Tone controls are often an important feature of most audio amplifiers, and these are generally available as bass and treble controls, competent at delivering around 12dB approximately of boost or cut above their specific frequency bands.
While these are extremely straightforward circuits, numerous tone control layouts apparently reveal rather unconventional control features when you do a few mindful inspections with them! The thing is typically an absence of symmetry in the boost/cut characteristic.
This may not be truly a dangerous drawback, however it does imply that the key control configurations is not going to provide the required flat frequency response. One reason behind the issue is that several tone control circuits tend to be passive types, and they are as a result determined by having appropriate source and load impedances. Glitches in either could result in undesirable variations in the responses of the tone controls.
Passive Tone Control
Figure below exhibits the circuit diagram of a basic passive tone control which might work fairly good given that the signal supplied to it is from a low source impedance and passes into a relatively high load impedance.
Due to the passive characteristics of the circuit, it isn't actually appropriate to assess in terms of the controls delivering boost and cut. Such designs will always present losses, and if configured to offer bass or treble boost it is in reality delivering diminished losses instead of a authentic boost to the signal level. This may not be strictly academic, and the technique in general has to be built to consider the fundamental loss of around 12dB associated with such designs.
Active Tone Control
It is generally advised that instead of messing with passive circuits, it is better to go for an active tone control circuit like the one demonstrated in the following circuit diagram.
This is simply a passive tone control hooked up from the feedback circuit of a non-inverting op amp amplifier, along with an input buffer stage to ensure that the primary tone control circuit is operated through a appropriately low source impedance.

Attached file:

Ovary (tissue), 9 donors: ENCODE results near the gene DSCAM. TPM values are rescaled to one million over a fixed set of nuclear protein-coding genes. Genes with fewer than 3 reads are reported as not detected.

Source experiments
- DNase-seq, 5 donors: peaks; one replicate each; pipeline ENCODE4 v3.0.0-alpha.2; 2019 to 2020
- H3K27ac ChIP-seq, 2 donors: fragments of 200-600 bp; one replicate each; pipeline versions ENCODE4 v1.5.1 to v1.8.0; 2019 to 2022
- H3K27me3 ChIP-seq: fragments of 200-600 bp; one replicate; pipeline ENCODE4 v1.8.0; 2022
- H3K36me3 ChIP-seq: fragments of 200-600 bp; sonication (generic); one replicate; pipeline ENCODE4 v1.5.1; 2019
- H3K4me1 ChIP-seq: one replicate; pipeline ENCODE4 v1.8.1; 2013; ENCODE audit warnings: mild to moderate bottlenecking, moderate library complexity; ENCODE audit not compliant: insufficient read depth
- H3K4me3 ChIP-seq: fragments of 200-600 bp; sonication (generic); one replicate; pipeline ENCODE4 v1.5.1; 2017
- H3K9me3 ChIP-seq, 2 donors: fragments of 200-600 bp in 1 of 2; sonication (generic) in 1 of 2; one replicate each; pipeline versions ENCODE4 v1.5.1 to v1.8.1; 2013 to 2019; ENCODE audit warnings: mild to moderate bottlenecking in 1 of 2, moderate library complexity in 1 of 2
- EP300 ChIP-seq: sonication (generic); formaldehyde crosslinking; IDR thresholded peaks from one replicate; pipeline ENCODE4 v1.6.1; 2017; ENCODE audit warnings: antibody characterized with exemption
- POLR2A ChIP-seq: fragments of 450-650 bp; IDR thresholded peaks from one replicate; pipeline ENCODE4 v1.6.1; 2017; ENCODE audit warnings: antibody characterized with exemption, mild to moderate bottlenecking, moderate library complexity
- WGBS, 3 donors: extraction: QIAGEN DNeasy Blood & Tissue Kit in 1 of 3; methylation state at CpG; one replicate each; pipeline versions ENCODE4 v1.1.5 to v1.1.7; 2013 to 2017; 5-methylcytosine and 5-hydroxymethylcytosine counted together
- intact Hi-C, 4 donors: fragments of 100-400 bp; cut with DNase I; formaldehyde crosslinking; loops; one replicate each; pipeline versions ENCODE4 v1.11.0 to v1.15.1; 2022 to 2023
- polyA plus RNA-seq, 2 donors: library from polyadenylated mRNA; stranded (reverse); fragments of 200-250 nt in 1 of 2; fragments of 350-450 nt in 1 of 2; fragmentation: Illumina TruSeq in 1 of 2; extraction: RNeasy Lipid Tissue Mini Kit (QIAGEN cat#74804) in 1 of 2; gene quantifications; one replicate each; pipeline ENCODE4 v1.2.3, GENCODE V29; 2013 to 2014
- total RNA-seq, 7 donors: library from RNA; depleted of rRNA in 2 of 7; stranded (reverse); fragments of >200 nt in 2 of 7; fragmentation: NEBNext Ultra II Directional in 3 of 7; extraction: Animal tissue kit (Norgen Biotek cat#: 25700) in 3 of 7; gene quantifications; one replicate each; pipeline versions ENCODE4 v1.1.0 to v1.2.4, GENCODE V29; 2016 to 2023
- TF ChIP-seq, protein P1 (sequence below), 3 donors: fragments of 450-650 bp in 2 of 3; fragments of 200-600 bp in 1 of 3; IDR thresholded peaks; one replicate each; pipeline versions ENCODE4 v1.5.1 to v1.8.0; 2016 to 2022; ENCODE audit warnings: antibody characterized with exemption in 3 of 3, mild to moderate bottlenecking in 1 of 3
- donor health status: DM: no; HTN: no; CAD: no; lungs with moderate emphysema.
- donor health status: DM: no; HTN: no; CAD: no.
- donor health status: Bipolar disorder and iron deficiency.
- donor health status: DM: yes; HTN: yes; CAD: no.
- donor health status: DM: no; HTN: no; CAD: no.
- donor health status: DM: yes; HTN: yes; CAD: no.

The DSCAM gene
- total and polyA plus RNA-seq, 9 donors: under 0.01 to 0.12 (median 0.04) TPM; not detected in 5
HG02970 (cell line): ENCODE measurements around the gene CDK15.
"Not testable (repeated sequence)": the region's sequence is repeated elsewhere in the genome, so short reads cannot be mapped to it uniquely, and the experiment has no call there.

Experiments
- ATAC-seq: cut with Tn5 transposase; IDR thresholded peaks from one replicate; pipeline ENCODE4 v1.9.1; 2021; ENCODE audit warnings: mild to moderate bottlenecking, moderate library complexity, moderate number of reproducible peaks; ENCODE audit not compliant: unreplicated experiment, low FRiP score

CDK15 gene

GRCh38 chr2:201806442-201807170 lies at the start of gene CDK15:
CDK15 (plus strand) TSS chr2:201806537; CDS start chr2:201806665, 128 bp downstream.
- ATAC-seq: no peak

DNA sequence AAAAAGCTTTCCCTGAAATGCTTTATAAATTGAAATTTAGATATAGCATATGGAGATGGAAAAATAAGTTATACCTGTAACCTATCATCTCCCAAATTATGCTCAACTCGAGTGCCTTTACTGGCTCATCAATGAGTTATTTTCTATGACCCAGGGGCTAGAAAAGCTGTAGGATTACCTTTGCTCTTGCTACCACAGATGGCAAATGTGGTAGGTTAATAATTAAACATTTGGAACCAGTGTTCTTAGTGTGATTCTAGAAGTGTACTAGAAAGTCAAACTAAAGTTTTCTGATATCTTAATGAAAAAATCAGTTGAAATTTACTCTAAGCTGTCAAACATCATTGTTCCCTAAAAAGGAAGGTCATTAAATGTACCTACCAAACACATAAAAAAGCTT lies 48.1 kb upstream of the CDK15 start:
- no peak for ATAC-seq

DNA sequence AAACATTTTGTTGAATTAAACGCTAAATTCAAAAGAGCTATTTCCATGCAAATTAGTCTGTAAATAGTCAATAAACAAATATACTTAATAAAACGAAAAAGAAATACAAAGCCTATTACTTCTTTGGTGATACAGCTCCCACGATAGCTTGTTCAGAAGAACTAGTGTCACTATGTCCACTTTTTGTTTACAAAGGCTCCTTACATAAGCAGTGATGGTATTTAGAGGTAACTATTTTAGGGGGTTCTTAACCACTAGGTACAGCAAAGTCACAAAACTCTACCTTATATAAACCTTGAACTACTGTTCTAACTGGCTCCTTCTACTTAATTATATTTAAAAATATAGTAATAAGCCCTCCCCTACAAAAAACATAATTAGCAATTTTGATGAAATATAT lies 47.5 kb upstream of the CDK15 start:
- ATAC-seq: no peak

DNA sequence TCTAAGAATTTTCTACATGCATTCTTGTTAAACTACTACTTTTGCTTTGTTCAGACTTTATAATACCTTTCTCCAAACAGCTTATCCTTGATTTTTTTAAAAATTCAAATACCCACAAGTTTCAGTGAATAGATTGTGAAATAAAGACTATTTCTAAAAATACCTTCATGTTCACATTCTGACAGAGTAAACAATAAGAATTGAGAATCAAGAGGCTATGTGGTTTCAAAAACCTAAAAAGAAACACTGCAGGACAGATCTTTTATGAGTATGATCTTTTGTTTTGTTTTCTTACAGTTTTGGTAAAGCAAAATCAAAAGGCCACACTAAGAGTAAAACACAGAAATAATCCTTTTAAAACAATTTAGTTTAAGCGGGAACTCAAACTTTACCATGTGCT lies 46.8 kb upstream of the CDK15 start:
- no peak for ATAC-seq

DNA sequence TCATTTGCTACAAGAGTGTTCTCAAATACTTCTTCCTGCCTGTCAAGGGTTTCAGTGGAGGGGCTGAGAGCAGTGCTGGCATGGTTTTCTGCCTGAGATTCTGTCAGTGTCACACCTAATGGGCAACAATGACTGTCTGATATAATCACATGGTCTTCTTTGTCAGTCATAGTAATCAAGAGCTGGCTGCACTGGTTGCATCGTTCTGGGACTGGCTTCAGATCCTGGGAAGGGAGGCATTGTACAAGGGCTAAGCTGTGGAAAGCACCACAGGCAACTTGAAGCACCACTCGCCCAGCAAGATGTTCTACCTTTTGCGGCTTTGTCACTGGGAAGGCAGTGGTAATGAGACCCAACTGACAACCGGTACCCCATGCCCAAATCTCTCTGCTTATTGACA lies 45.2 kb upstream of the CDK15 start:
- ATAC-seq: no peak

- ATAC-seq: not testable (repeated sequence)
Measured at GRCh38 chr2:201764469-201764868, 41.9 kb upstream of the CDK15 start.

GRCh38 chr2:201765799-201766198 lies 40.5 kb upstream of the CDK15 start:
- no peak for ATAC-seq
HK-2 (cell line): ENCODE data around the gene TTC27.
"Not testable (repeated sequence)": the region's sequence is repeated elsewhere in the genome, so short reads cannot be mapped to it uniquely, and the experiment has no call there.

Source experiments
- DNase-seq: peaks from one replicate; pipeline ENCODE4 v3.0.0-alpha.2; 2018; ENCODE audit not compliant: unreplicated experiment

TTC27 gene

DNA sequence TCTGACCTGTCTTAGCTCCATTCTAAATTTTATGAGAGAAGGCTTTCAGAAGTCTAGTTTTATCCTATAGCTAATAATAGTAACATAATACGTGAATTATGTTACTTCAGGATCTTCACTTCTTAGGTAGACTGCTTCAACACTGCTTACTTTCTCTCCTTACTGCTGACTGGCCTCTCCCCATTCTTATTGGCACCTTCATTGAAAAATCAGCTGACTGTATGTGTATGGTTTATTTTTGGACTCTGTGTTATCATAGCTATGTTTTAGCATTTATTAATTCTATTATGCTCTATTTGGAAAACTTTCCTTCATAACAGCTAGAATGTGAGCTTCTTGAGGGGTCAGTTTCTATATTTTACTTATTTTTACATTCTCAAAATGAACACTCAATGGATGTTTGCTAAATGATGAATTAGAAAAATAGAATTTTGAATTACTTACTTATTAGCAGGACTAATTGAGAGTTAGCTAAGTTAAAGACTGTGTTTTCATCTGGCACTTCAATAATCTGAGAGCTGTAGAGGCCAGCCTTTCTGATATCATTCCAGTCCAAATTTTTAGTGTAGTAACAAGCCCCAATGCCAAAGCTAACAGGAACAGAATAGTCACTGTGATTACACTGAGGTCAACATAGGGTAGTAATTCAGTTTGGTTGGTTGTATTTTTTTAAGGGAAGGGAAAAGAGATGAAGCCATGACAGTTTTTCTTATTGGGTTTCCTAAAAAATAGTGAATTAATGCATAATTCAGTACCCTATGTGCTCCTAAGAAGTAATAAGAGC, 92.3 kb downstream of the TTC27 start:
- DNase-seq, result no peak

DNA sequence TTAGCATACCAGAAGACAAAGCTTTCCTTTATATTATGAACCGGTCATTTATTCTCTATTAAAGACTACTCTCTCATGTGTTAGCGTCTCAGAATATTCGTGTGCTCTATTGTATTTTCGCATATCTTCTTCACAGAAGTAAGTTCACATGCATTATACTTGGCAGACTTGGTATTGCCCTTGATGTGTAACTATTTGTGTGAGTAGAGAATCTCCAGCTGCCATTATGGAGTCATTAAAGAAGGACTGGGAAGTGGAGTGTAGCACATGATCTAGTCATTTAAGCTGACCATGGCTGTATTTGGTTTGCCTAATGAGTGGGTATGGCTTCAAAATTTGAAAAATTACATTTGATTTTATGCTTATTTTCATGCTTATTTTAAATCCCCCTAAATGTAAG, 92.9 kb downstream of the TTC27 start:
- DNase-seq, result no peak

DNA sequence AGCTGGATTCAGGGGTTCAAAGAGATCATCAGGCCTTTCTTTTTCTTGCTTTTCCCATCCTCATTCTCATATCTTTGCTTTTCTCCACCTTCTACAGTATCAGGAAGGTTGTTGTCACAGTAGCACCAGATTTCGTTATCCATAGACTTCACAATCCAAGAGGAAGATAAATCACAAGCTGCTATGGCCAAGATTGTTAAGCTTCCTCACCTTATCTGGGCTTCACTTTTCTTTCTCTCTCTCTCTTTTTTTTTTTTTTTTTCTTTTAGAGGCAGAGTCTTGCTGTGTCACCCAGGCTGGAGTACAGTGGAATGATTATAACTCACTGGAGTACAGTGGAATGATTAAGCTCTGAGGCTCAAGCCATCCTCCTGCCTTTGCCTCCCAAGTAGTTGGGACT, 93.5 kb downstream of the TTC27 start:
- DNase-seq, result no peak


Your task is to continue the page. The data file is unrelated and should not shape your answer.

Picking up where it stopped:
This offers a kind of inverted results, in which boost from the tone controls supplies increased feedback and decreased gain, while the cut from the controls offers reduced feedback and increased gain. If the two potentiometers are connected considering these factors, it might be able to deliver the right results through the controls (meaning clockwise movement of the pot will produce boost; and anti-clockwise rotation will deliver cut).
The indicated tone control circuit supplies slightly above 12dB of boost and cut within the opposite limits of the music range.
Simplified Tone Control Design
The next figure below exhibits the circuit diagram of a simplified Active Tone Controls using a single op amp, which is a standard set up possessing bass control VR1 and treble control VR2.
When the wiper arm of VR1 and VR2 are turned fully towards left side, it results in maximum feedback, producing full bass and treble cut.
When the wipers are moved at the opposite side of their rotation we get lowest feedback and thus highest bass and treble boost. The controls don't have any substantial impact at central audio frequencies (around 800Hz), and offer highest boost and attenuation value of approximately 12dB.
The total level of cut and boost is actually offered at the two extremes of the music frequency range, and 12dB is around the maximum that will actually be required in real life use.
1C1 is wired in the inverting mode, and its non-inverting input is as a result easily biased to 50 % of the supply voltage through R1 and R2. C2 is used for decoupling any noise that might normally be supplied to the non-inverting input through the supply rails through R1 and R2, or picked-up because of to stray coupling.